How Content Marketing Could Kill PR

There has been a lot of talk lately about the death of traditional PR and paid vs. owned vs. earned media.  In the past, PR agencies worked toward getting “earned” media. That meant a third party, typically a journalist, wrote an article about about you or your company. You earned the article by doing something newsworthy, interesting. Whatever the case, a third-party wrote and published a story about you. You didn’t pay for the article to run, nor did you have control over the content.

However, today, the lines are blurred and PR agencies are often charged with helping their clients secure a hybrid of paid, owned and earned media. Furthermore, clients are now cutting out the cost of the middle-man and working directly with digital publishers.

Earned Media:  Earned media is the often hardest media to get. You can’t buy “earned” media, you, must earn it. Earned media is what keep PR agencies in business. Let’s say you have a product you want people to know about, or a story to share.  You would then pitch that story to reporters, producers, bloggers and other influential third-parties to try and get them to write about you. That being said PR professionals do not guaranty article placement and even lower priced contracts are very expensive for small business owners. Typical PR engagements cost around $5,000-$10,000/month with a minimum 6-month assignment.

Paid Media:  Paid media is advertising. Most paid media comes in the form of an advertisement in print media, a commercial on TV, or a banner ad on a website. However, paid media comes in new forms today – including a sponsored blog post or advertorial (as per FTC guidelines paid content must always be marked as “sponsored” or “paid”).   If done right a paid media strategy can net extraordinary results. Just ask Coke, Redbull, P&G, etc.

In late August 2014, Edelman and the Internet Advertising Bureau (IAB) released a study on in-feed sponsored content. This was a piece of research led by Edelman Berland and Steve Rubel, Edelman's chief content strategist, called “Getting In-Feed Sponsored Content Right: The Consumer View.”

Here are the key findings:

  1. The important factors drawing interest were “brand-relevant information” (match the editorial in style and quality), “brand as authority on topic” (share your expertise, don’t sell) and “brand I know and trust” (transparency above all).
  2. The readers of business and entertainment news are quite receptive to in-feed sponsored content, not so the readers of general news (45 percent versus 27 percent). Sixty percent of consumers are more open to online ads that tell a story than ones that simply sell a product.
  3. The media partner matters — specifically there is a 33 percent lift in the perceived credibility of the sponsored content when it is on a credibly perceived news site. Hence our partnership between the Dairy Management folks and The Washington Post is perfect.
  4. Established brands with communities already in place do better than new brands with in-feed sponsored content. Specifically, the study notes established brands that seek to enhance and differentiate their image, deepen existing consumer relationships and launch brand extensions will do best with native advertising.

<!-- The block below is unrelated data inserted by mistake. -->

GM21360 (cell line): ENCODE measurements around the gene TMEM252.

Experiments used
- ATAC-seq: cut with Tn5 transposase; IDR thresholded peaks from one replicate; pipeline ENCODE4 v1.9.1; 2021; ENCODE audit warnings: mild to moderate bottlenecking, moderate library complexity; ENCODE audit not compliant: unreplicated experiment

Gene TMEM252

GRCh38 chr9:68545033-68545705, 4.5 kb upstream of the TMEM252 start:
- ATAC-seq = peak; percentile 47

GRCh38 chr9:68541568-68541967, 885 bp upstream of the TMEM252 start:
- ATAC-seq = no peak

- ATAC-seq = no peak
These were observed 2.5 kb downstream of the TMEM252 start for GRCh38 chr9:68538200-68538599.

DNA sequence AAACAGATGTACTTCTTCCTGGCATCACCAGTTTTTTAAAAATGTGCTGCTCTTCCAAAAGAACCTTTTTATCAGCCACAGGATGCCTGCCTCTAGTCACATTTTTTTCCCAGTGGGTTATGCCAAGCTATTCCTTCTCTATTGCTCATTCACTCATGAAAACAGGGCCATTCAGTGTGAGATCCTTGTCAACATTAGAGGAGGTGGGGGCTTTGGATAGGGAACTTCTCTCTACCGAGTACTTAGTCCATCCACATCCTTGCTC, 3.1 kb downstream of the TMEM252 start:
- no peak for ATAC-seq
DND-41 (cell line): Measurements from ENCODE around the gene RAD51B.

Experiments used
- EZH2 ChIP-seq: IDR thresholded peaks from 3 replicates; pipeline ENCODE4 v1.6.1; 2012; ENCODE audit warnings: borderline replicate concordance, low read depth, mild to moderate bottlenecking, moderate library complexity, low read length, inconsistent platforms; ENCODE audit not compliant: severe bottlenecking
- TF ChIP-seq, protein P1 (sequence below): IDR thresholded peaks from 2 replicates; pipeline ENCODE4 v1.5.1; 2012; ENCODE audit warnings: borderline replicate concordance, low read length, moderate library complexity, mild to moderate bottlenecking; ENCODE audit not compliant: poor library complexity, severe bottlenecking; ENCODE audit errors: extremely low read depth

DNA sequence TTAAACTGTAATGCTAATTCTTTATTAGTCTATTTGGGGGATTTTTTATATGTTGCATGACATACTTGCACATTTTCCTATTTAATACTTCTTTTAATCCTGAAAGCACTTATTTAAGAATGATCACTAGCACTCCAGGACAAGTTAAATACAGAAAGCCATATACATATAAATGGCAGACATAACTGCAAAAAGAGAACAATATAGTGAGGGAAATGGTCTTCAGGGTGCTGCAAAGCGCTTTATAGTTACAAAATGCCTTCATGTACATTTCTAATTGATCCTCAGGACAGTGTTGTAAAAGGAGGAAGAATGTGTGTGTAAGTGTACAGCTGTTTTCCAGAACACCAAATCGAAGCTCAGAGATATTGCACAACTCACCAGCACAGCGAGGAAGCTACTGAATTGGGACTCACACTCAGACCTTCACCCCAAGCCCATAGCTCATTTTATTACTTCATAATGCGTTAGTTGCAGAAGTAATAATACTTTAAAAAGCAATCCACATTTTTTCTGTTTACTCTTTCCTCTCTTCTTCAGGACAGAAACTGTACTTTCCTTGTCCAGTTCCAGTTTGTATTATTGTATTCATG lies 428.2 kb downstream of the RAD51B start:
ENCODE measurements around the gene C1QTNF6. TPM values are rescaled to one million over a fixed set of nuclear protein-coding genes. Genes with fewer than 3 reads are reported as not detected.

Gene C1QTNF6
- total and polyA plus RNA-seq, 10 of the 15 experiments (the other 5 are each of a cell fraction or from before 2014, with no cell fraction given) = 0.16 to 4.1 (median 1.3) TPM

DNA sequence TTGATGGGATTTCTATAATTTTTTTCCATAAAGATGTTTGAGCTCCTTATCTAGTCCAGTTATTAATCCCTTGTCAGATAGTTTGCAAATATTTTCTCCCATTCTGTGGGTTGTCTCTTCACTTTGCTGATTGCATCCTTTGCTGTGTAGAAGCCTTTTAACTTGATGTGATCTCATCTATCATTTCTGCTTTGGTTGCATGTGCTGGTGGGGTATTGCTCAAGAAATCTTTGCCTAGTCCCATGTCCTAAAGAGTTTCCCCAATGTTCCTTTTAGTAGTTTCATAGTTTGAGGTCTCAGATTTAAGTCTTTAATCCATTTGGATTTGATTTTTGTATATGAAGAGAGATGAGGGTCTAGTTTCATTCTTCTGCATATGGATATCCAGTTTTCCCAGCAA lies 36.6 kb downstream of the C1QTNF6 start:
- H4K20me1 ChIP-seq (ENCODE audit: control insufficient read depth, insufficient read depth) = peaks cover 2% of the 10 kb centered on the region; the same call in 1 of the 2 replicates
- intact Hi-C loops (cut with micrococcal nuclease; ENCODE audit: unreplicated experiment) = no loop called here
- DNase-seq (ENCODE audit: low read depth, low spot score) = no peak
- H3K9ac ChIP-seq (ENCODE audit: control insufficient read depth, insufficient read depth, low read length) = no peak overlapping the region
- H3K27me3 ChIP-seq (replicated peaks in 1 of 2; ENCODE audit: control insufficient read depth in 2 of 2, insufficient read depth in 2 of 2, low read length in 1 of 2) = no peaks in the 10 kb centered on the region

5. In a quadrant analysis in which we probed most interesting and least intrusive as the two vectors, in-feed sponsored content scored substantially higher than video ads, rollover ads, banner ads or pop-up ads.

Sponsored content is quickly becoming the standard way brands reach news audiences. It is cost effective, targeted and efficient.

Owned Media:  Owned media comes in the channels you own and which you control all the content. For example, Johnson & Johnson own BabyCenter. That is their owned media – albeit an extraordinary example.  Other less drastic forms of owned media may come in an email newsletter you create regularly to communicate with your customers. You own that customer list and newsletter content.  It is also your blog content, website, social media pages (although today, many are wondering who owns their Facebook community – them or Facebook).  Owned media has components of paid and earned media too. You have to create remarkable content to earn engagement on your content (likes, shares, retweets, etc.).  You often have to pay to advertise on “owned” social media too.

Let Project Eve's editorial team showcase your brand and reach 20 million women with our original, engaging content and custom contests with social media amplification. We have worked over 30 nationally recognized partners including: Dove, Nestle, Wellness, Hiscox, PopSecret, Suntrust, Kotex P&G, Luna Bars, Lara Bars, Sketchers.

Contact Meridith Dennes at [email protected] to a media kit and learn more.

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Meridith Dennes is a co-founder and the CEO of Project Eve LLC, a leading women's lifestyle media company online including some of the web's best loved communities including the eponymous Project Eve, Getting Balance, Project Eve Moms, Project Eve Money and Scary Puppy Silly Kitty. With a digital readership in excess of 20+ million monthly uniques, and over 1 million social media followers, Project Eve provides the news and resources to inspire and empower women. Meridith also works as a digital consultant and social media strategist and has worked with several Fortune 500 companies to help increase brand awareness and improve social media engagement.Meridith holds a BA from Northwestern University and an MBA from NYU's Stern School of Business. Prior to founding Project Eve, she spent 15 years working in investment banking. Meridith currently lives in Vermont with her husband and 2 daughters and spends her free time teaching skiing, practicing yoga, hiking and snowshoeing.